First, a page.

It could be because you simply haven’t found someone worth pursuing. It could be because nerves or insecurities have gotten in the way of putting yourself on the line and asking someone out. It could be because you’ve merely prioritized your education, career, or other aspects of life over romance. Whatever your reason, you've never been in a relationship — and you should know this: it’s totally OK. There is nothing wrong with you. And despite what you may have been led to believe, there is no “normal” age to have your first relationship, just as there is no normal time to discover your true calling, or get your passport, or start a family.
That said, it’s also natural to feel a tad frustrated or insecure. You’ve watched friends pair off, you’ve listened to them gush about their SOs, and you’ve probably played the role of third wheel more times than you can count. Meanwhile, a slew of questions keep popping up in your head. Why is it taking so long? Will you ever find someone that’s right for you? How will your lack of experience be perceived while dating? If you find yourself feeling uneasy about the fact that you’ve never had a relationship, here are some things to keep in mind.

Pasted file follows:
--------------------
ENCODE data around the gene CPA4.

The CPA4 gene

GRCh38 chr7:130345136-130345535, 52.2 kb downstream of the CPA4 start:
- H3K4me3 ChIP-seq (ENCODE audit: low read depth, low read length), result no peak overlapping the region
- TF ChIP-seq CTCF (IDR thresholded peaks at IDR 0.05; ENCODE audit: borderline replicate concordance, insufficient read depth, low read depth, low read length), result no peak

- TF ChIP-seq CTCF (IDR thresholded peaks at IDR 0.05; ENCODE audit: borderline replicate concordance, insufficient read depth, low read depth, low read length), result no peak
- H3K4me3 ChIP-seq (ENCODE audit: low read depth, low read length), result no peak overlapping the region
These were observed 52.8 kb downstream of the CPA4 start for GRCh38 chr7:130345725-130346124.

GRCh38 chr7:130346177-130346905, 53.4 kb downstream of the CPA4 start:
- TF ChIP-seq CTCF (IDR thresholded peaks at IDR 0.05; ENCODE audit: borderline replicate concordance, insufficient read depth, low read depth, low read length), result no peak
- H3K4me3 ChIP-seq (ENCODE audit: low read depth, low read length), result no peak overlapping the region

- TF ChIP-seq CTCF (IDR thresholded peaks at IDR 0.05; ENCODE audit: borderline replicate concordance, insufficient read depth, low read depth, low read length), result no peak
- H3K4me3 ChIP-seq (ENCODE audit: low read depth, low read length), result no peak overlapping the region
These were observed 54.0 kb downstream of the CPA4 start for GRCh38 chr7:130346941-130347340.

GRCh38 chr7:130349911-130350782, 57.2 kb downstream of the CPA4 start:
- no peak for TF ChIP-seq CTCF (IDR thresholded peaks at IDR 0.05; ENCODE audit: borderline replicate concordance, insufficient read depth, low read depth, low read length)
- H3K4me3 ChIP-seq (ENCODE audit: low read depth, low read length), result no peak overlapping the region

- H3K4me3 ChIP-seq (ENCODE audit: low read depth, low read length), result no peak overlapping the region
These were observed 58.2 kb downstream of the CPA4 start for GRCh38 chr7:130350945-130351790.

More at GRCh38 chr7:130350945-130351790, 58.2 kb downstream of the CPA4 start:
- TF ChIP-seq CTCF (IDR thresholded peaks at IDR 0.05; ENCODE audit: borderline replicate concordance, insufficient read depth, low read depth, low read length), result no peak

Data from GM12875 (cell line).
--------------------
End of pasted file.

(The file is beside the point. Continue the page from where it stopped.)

Focus on what you do have.
It's so important to remember that experience is not the only thing that makes you a quality partner. Licensed clinical social worker Melanie Shapiro says that instead of focusing on what you don’t have (which is particularly destructive when embarking on your first relationship), focus on what you do have. “Both partners should be interested in getting to know each out and what you do bring to the relationship,” she explained. “And furthermore, if you start to focus on the negatives and things you don’t bring to the relationship it’s just not productive to building a healthy, happy relationship.”